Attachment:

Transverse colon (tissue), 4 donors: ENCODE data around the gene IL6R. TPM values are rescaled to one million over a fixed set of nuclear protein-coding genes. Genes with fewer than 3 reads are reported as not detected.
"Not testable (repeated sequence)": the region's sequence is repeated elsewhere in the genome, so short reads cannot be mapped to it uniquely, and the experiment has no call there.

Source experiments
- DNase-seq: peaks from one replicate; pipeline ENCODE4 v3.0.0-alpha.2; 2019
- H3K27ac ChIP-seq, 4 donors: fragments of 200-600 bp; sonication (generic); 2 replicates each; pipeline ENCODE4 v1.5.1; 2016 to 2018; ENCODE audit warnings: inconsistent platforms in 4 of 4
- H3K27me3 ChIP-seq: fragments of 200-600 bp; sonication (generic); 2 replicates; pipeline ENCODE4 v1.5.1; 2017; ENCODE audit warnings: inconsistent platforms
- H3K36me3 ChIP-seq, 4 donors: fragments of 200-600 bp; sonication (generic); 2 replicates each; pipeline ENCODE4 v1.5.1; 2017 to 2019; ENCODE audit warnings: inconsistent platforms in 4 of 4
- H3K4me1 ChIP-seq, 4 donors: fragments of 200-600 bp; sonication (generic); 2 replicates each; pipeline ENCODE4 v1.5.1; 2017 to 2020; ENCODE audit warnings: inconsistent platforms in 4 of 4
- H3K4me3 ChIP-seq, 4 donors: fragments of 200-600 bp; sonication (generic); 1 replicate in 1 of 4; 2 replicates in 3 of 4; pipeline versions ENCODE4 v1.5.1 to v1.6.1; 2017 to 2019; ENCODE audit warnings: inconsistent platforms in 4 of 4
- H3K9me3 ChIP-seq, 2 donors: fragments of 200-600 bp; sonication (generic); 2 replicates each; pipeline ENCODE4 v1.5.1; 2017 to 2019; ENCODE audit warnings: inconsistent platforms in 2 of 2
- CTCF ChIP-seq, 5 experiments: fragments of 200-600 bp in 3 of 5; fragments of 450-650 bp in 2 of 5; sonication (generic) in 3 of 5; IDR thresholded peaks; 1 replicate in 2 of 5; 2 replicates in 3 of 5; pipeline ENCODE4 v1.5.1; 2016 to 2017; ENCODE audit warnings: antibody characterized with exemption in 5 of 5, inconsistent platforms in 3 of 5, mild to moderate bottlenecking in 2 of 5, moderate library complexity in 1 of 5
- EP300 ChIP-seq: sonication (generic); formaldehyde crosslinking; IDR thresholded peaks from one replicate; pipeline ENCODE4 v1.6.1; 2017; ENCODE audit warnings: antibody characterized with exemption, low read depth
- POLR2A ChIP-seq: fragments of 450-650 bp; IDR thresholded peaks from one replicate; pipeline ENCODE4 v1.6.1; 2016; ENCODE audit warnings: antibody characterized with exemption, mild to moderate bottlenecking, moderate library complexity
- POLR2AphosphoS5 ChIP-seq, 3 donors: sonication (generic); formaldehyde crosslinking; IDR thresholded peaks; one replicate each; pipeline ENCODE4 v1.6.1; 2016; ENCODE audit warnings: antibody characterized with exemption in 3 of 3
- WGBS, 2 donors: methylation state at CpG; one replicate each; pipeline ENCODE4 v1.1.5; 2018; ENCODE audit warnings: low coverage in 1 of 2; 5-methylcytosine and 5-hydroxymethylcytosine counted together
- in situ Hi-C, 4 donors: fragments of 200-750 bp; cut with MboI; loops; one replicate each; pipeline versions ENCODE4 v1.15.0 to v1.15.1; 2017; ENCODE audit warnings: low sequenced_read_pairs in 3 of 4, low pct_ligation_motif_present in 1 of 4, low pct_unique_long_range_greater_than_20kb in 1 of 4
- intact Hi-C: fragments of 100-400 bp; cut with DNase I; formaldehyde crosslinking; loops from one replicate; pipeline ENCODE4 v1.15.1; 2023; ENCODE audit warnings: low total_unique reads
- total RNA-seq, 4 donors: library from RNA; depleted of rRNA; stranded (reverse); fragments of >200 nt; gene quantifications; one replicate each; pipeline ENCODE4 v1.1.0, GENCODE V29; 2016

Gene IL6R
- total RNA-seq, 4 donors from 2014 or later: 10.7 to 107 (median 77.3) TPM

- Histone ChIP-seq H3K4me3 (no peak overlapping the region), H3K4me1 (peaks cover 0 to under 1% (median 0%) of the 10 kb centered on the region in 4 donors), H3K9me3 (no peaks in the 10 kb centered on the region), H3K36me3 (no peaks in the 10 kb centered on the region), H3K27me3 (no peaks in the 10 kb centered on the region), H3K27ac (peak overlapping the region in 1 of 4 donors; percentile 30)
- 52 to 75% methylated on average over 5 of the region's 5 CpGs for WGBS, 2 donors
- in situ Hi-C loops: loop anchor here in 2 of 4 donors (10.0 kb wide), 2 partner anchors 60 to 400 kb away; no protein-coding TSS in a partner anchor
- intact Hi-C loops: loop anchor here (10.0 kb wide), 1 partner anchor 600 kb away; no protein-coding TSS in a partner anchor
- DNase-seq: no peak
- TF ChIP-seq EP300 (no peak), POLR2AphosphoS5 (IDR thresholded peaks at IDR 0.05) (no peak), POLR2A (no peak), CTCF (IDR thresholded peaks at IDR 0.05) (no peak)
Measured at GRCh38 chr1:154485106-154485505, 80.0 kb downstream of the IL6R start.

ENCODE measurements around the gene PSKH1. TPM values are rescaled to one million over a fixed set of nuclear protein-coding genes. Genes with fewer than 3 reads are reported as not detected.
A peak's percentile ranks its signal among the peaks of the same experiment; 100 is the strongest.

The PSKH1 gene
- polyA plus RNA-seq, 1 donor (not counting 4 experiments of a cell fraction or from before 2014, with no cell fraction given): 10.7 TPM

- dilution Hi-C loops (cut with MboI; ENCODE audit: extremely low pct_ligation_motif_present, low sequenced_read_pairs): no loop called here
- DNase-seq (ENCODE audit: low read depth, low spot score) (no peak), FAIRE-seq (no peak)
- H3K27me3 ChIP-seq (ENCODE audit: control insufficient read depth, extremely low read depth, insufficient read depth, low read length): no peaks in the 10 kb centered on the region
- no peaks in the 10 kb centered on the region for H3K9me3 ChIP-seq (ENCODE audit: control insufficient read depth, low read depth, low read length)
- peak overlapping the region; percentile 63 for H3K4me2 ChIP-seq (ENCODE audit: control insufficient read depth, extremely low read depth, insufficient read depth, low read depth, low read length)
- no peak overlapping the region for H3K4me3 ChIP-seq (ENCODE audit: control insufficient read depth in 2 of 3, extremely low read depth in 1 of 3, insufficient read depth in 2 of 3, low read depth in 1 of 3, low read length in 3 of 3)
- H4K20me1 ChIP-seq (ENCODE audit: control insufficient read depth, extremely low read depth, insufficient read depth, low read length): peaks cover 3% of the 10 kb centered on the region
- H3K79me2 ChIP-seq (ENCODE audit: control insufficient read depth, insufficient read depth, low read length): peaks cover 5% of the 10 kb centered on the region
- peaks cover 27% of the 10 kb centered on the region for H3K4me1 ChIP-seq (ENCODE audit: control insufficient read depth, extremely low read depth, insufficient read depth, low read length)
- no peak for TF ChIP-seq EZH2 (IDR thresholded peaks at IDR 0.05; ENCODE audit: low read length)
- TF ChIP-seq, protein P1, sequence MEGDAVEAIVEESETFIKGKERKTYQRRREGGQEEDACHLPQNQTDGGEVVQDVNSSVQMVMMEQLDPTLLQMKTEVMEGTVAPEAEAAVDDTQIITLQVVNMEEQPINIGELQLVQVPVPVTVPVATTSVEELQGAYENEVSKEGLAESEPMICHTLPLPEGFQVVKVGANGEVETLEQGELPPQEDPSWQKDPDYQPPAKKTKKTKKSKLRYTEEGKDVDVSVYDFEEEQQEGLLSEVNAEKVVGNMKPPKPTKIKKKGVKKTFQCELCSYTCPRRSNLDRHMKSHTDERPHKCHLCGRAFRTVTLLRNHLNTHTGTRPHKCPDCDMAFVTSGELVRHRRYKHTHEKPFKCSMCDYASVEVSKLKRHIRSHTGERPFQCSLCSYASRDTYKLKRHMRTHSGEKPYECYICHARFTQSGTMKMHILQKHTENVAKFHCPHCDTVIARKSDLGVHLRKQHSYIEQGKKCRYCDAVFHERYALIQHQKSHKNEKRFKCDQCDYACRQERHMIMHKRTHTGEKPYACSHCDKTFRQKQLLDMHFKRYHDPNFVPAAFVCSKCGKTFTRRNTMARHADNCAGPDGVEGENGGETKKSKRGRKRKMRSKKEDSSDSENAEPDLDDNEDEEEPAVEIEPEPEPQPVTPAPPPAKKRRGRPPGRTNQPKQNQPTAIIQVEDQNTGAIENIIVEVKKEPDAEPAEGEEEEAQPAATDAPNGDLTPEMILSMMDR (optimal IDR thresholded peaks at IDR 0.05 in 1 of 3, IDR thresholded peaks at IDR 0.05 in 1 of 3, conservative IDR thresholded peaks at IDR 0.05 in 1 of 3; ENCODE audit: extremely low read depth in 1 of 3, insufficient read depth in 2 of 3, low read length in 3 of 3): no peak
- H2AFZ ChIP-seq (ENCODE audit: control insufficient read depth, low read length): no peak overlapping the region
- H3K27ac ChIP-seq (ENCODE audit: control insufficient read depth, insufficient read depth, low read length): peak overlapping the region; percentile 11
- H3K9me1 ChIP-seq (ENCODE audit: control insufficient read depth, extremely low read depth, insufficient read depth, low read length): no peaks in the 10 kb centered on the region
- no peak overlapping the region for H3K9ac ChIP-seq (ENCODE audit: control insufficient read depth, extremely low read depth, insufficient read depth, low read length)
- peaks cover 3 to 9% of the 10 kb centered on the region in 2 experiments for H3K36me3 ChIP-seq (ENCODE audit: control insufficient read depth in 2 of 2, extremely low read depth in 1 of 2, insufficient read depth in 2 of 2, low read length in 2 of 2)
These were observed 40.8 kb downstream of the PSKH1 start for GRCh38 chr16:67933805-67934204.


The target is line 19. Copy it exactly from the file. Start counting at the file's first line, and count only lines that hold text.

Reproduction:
Gene IL6R